Chapter 9 is a tool for a municipality to restructure its finances in an orderly fashion — but it is not a substitute for political will, which is required to tackle the difficult fiscal problems surrounding us. No restructuring will take place without politicians recognizing the needs and proposingsolutions in an environment where no solution is going to please everyone with a stake in the outcome. Everyone wants to pay less for government, but no one wants reduced services, benefits or entitlements. Everyone wants to pay less for outstanding bond debt, but no one wants to cut the debt if it means future borrowing will be more expensive. Currently, it is vogue to believe that public employees are paid too much for too little effort and have benefit packages far exceeding those in the private sector at much lower costs to the recipient. But who wants to suggest that years of promises be broken?
Municipal bankruptcy will not eliminate any of the hard choices that must be made to restructure governmental obligations successfully. Bankruptcy provides only the forum and the judge – a federal judge constrained by the Constitution and armed with little power to compel action by local government officials. Indeed, successful adjustment of municipal debt — in or out of Chapter 9 — hinges on the political will of those making the municipality’s decisions. Strong political will is required for a municipality to even take a step toward filing a Chapter 9 proceeding. Ironically, if the decision makers have strong enough spines to file a Chapter 9, they also have the political will to make the hard decisions to address a municipality’s distress — without the need to file. Once in Chapter 9, a municipality most likely will need to do “unpopular” things such as raise taxes, cut services and renegotiate labor agreements in order to restructure its finances. Such undertakings can also be done outside of bankruptcy and without the administrative costs of a filing.
Bankruptcy Is Not a Substitute for Political Will
Municipal officials need to muster the political strength to address the financial problems facing government today. Politicians must make unpopular decisions and take the necessary steps required to “fix” the problems. Until this is done, Chapter 9 will not and cannot be the answer that everyone is seeking. It is not the easy way out. Initially, a municipality in financial trouble does not need Chapter 9 — except perhaps to be used as a potential threat. As a threat, Chapter 9 can be very useful in forcing all sides to face, and make, tough political decisions. But first, the problems need to be acknowledged and understood and then the solutions need to be proposed. Only after this occurs should debate be had as to whether Chapter 9 is the right tool to effectuate real, sustainable solutions to the financial problems facing local government today.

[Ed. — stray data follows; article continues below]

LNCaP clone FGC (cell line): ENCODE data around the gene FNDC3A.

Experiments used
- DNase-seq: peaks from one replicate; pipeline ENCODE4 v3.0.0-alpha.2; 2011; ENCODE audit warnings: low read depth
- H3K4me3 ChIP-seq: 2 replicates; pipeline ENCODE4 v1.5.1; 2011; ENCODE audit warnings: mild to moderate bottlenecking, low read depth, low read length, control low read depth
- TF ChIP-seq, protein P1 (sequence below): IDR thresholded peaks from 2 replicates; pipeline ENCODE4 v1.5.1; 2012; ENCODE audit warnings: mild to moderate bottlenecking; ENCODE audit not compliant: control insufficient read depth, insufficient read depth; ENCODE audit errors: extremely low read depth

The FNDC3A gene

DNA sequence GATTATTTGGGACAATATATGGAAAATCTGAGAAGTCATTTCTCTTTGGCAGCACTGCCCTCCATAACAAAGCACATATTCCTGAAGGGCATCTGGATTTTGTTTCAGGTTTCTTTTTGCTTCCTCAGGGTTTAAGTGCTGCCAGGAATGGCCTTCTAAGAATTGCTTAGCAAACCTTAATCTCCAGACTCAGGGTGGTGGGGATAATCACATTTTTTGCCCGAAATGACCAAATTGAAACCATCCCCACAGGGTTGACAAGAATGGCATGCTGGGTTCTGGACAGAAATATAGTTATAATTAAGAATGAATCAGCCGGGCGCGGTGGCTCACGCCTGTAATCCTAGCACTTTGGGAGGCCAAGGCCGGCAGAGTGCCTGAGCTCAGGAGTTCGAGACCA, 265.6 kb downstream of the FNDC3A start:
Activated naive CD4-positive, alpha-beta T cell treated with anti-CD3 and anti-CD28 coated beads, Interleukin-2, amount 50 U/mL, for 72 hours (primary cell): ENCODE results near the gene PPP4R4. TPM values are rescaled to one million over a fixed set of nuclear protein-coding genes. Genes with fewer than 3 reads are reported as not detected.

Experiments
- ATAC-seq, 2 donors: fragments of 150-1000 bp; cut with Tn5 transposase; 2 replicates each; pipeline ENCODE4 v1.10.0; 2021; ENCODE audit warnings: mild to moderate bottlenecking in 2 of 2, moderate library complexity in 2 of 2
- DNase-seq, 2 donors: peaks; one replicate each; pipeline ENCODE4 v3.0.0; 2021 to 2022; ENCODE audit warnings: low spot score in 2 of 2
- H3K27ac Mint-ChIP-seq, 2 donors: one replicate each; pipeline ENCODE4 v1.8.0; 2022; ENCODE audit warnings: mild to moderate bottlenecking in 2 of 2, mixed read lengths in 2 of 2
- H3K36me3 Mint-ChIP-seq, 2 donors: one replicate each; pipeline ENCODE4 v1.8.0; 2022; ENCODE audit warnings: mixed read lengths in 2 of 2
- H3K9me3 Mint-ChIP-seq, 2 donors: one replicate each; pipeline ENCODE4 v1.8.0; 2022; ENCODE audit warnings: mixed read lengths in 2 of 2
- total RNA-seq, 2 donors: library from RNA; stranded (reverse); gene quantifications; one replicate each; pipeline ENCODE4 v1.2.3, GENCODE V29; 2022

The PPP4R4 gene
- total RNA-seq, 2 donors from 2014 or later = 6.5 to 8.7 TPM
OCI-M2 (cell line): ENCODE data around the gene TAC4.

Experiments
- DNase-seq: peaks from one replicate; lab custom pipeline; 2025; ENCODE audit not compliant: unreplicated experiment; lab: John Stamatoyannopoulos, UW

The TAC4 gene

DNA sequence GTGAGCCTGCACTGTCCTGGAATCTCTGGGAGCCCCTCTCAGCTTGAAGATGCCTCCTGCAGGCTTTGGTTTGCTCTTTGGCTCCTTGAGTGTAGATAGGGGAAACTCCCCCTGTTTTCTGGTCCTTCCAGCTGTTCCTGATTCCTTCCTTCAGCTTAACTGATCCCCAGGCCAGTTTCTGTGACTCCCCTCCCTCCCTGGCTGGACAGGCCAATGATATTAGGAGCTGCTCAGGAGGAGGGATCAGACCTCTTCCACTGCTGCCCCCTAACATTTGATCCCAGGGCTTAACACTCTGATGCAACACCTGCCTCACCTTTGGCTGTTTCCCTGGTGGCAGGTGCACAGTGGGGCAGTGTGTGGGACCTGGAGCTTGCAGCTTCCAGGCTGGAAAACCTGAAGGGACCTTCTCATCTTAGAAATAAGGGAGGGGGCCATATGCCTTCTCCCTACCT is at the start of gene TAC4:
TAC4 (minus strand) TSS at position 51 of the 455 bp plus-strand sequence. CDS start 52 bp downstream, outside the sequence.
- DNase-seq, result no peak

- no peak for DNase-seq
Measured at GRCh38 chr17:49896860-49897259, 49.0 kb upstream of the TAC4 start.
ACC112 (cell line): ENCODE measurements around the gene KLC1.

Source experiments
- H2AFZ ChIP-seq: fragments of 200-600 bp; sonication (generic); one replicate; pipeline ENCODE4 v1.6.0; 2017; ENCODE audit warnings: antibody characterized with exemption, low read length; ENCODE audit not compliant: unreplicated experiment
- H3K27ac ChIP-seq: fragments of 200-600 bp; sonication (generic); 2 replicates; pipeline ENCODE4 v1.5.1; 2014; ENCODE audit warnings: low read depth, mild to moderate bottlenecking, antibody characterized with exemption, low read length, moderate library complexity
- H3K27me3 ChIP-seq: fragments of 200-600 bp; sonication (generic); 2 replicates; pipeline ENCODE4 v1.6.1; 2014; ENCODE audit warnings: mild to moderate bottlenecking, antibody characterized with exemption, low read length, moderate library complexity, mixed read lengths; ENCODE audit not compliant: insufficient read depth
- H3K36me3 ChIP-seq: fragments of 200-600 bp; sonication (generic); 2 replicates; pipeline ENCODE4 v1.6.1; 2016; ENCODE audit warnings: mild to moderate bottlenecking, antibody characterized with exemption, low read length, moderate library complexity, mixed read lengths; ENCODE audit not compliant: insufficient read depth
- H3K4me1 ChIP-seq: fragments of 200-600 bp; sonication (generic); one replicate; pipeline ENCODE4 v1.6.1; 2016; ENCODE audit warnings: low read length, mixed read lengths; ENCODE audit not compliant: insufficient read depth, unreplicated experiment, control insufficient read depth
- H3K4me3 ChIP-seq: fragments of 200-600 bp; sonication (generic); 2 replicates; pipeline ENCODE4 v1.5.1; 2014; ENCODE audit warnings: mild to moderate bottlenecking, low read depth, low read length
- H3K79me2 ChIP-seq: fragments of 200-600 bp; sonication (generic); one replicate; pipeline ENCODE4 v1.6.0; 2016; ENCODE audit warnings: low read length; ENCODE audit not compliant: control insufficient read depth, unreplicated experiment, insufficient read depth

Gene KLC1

Michael Viscount is a partner in Fox Rothschild LLP’s Financial Restructuring and Bankruptcy practice group, resident in the Atlantic City, NJ office. Michael is a commercial lawyer whose practice focuses on the representation of public and private business owners and creditor groups in matters involving corporate debt restructuring, workouts, bankruptcies, banking and finance, dispute resolution, and other complex commercial matters. He is a seasoned practitioner who employs a practical approach to develop creative solutions to address the needs of financially distressed companies and their lenders, vendors, and owners. Michael Viscount can be reached at firstname.lastname@example.org or 609.572.2227.
Josh Klein is an attorney in Fox Rothschild LLP’s Financial Restructuring and Bankruptcy practice group, resident in the Philadelphia, PA office. Josh represents public and private companie, and creditor and equity groups on corporate debt restructurings, workouts, sales, bankruptcies and other complex insolvency matters. His experience and guidance have helped his clients develop solutions to address critical financial situations. Josh is also a Certified Mediator appointed to the Mediation Panel for the United States Bankruptcy Court for the Eastern District of Pennsylvania. Josh Klein can be reached at email@example.com or 215.299.2723.